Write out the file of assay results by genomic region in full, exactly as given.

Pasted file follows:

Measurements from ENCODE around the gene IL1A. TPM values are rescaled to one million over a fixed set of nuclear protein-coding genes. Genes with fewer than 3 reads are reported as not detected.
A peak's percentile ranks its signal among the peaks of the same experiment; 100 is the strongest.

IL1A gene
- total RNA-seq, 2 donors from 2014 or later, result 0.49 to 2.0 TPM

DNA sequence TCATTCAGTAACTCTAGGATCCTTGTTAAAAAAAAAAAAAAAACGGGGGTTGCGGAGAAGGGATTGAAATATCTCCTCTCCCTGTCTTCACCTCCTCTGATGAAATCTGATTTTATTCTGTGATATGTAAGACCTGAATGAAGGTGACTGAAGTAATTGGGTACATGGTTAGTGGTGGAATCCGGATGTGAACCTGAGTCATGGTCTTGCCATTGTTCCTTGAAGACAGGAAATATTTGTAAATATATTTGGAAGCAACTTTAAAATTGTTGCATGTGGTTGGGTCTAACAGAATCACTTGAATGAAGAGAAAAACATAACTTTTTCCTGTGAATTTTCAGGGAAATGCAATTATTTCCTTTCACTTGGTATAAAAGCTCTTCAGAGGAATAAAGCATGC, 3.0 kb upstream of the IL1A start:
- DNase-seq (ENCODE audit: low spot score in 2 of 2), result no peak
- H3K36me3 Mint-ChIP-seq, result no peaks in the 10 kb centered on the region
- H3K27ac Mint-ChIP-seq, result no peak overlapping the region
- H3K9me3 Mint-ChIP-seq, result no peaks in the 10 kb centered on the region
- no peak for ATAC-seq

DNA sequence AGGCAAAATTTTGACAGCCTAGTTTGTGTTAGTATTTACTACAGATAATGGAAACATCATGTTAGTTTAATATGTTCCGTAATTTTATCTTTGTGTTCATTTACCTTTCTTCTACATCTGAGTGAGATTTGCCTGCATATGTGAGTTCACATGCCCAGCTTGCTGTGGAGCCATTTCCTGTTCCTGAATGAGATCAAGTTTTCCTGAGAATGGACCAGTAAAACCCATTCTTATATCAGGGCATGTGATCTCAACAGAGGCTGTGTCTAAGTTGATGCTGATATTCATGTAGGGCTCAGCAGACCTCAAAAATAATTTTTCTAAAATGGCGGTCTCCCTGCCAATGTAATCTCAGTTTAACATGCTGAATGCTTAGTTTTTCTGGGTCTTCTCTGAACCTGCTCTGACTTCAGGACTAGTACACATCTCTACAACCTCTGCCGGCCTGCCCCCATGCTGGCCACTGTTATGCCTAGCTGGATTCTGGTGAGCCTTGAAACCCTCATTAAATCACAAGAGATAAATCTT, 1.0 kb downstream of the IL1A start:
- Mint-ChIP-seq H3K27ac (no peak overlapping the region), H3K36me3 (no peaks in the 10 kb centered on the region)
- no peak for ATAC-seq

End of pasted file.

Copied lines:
Measurements from ENCODE around the gene IL1A. TPM values are rescaled to one million over a fixed set of nuclear protein-coding genes. Genes with fewer than 3 reads are reported as not detected.
A peak's percentile ranks its signal among the peaks of the same experiment; 100 is the strongest.

IL1A gene
- total RNA-seq, 2 donors from 2014 or later, result 0.49 to 2.0 TPM

DNA sequence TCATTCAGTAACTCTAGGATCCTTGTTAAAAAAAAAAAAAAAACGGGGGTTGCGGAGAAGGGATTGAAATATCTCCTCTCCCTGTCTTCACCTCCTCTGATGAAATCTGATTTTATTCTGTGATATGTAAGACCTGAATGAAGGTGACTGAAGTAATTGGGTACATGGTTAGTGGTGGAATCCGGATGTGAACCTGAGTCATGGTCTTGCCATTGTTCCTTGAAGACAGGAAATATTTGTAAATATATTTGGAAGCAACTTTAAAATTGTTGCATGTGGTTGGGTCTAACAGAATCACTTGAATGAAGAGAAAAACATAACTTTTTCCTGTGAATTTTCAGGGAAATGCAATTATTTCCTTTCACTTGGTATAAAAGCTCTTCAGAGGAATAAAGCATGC, 3.0 kb upstream of the IL1A start:
- DNase-seq (ENCODE audit: low spot score in 2 of 2), result no peak
- H3K36me3 Mint-ChIP-seq, result no peaks in the 10 kb centered on the region
- H3K27ac Mint-ChIP-seq, result no peak overlapping the region
- H3K9me3 Mint-ChIP-seq, result no peaks in the 10 kb centered on the region
- no peak for ATAC-seq

DNA sequence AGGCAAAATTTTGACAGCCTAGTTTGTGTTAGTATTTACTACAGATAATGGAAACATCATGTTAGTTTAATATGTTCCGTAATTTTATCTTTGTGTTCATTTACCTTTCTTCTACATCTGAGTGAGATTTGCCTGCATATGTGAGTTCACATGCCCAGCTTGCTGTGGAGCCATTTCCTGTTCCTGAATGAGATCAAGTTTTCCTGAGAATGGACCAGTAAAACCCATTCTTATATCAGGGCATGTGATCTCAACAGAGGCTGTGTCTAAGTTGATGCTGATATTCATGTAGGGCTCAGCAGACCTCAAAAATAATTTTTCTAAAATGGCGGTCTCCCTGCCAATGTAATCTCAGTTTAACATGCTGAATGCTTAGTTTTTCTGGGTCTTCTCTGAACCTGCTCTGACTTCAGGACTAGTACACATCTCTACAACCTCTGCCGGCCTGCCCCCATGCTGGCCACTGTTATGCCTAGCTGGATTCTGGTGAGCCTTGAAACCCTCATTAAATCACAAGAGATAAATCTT, 1.0 kb downstream of the IL1A start:
- Mint-ChIP-seq H3K27ac (no peak overlapping the region), H3K36me3 (no peaks in the 10 kb centered on the region)
- no peak for ATAC-seq